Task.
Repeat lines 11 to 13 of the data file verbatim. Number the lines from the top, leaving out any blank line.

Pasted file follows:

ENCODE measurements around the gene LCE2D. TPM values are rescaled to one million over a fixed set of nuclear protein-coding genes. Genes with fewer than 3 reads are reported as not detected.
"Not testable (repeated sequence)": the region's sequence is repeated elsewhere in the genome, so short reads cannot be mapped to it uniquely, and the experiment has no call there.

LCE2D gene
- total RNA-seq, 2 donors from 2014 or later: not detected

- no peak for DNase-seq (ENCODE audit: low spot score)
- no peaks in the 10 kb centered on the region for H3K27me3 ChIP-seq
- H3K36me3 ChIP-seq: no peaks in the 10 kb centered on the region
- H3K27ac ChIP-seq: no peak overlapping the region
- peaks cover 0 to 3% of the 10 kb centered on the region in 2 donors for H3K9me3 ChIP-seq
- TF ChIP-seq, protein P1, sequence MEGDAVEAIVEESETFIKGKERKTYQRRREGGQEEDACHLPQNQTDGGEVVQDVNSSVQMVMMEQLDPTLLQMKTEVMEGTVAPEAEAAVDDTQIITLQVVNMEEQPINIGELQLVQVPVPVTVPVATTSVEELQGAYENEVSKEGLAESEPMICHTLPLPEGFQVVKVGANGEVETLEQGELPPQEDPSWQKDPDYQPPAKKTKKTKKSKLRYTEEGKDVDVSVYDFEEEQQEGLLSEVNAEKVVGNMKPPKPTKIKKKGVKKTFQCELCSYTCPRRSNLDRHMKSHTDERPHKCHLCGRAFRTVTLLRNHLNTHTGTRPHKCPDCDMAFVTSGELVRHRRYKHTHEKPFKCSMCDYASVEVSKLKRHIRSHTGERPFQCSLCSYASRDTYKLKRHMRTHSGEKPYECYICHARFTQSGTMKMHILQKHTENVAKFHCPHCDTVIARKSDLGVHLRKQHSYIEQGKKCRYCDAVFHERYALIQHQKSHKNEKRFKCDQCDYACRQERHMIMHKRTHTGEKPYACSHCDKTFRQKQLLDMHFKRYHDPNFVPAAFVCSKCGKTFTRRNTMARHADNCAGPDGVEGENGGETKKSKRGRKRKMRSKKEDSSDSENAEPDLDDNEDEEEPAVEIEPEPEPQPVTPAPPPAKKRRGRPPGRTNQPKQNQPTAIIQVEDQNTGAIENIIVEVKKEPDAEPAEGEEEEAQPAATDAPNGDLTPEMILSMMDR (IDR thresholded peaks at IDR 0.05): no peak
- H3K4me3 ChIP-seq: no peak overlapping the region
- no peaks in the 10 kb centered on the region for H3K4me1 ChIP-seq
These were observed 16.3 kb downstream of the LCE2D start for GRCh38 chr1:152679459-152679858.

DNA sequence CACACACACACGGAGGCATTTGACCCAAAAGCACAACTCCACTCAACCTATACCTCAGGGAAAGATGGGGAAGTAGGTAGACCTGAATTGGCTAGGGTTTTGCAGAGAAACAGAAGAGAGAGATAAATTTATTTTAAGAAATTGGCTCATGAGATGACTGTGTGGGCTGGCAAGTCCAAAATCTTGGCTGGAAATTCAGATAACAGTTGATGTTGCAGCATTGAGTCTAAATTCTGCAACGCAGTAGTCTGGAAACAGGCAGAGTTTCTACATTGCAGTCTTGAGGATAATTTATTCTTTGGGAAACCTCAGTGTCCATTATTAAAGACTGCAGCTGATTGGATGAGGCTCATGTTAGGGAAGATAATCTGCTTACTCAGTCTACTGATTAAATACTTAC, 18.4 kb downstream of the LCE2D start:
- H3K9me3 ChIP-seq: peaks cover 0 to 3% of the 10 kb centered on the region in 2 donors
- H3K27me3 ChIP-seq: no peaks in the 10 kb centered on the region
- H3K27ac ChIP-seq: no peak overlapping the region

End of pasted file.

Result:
- H3K4me3 ChIP-seq: no peak overlapping the region
- no peaks in the 10 kb centered on the region for H3K4me1 ChIP-seq
These were observed 16.3 kb downstream of the LCE2D start for GRCh38 chr1:152679459-152679858.